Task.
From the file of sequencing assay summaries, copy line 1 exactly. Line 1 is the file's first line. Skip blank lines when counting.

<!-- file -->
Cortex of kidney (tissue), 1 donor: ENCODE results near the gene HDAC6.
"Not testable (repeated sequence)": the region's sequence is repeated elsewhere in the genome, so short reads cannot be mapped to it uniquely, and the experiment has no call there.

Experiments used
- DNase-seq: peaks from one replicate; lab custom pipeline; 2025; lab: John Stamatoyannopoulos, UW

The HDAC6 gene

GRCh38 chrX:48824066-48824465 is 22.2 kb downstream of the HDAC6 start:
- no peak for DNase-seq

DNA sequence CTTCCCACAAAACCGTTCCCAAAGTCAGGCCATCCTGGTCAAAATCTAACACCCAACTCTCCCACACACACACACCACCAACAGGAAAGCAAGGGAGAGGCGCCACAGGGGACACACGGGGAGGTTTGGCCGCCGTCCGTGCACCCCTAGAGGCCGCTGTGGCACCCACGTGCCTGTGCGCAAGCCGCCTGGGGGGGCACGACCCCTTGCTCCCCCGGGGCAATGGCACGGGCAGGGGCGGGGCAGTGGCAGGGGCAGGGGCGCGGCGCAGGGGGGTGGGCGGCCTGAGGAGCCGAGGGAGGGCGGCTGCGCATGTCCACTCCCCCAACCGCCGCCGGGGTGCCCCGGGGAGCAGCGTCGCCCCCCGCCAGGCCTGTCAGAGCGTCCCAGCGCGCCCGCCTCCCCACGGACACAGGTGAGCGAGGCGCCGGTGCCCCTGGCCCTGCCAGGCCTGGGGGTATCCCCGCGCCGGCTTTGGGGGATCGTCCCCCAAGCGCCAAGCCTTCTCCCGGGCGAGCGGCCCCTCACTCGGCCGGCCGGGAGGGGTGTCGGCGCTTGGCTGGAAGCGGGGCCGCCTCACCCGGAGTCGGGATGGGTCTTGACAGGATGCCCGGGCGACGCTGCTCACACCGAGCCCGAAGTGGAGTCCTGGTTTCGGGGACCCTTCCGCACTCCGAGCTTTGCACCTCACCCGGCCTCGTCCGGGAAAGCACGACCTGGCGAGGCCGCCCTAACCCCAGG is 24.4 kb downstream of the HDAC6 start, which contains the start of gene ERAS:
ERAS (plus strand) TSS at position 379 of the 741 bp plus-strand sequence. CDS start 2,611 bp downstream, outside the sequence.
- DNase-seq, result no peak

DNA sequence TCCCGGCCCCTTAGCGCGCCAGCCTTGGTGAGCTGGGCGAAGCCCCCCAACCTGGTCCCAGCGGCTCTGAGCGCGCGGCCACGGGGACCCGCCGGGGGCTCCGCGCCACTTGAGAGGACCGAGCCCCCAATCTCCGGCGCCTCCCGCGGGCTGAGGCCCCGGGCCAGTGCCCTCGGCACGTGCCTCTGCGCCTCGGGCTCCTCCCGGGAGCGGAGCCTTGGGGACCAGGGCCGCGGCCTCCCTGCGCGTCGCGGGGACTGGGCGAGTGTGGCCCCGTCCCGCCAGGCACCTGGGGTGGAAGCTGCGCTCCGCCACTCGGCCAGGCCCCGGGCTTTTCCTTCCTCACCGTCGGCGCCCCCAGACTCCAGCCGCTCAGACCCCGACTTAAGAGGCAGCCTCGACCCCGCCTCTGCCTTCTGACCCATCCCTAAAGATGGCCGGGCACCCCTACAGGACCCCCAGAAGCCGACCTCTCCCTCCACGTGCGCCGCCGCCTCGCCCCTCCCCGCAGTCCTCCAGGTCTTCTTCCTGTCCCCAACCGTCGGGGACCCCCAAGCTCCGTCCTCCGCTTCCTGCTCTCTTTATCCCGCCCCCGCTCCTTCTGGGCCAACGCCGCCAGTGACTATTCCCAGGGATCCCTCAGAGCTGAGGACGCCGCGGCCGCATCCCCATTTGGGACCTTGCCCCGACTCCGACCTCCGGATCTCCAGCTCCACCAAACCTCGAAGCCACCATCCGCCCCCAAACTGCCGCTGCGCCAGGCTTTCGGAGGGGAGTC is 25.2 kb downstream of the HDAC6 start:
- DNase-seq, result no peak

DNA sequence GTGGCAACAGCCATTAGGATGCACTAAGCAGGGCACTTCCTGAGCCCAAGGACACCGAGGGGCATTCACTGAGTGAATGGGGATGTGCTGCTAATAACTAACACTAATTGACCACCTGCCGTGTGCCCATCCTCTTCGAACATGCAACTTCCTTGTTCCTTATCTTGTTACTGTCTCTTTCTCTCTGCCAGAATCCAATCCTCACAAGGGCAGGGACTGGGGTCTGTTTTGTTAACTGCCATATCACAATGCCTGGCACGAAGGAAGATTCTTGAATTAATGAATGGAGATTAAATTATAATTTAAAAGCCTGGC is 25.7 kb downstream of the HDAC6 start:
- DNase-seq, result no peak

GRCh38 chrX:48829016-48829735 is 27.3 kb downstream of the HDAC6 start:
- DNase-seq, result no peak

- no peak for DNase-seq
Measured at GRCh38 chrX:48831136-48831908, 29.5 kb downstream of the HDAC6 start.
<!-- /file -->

Cortex of kidney (tissue), 1 donor: ENCODE results near the gene HDAC6.